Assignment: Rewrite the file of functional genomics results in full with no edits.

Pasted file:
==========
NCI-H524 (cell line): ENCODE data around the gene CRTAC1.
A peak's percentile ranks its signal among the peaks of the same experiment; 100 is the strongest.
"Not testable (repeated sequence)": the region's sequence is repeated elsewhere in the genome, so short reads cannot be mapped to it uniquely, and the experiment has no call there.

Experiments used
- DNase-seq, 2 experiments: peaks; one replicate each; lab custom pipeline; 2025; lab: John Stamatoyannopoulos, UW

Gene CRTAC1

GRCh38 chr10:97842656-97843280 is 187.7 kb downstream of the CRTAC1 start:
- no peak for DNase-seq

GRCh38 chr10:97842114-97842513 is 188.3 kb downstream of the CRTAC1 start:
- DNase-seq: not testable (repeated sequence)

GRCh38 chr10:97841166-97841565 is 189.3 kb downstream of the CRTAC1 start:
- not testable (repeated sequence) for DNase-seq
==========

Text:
NCI-H524 (cell line): ENCODE data around the gene CRTAC1.
A peak's percentile ranks its signal among the peaks of the same experiment; 100 is the strongest.
"Not testable (repeated sequence)": the region's sequence is repeated elsewhere in the genome, so short reads cannot be mapped to it uniquely, and the experiment has no call there.

Experiments used
- DNase-seq, 2 experiments: peaks; one replicate each; lab custom pipeline; 2025; lab: John Stamatoyannopoulos, UW

Gene CRTAC1

GRCh38 chr10:97842656-97843280 is 187.7 kb downstream of the CRTAC1 start:
- no peak for DNase-seq

GRCh38 chr10:97842114-97842513 is 188.3 kb downstream of the CRTAC1 start:
- DNase-seq: not testable (repeated sequence)

GRCh38 chr10:97841166-97841565 is 189.3 kb downstream of the CRTAC1 start:
- not testable (repeated sequence) for DNase-seq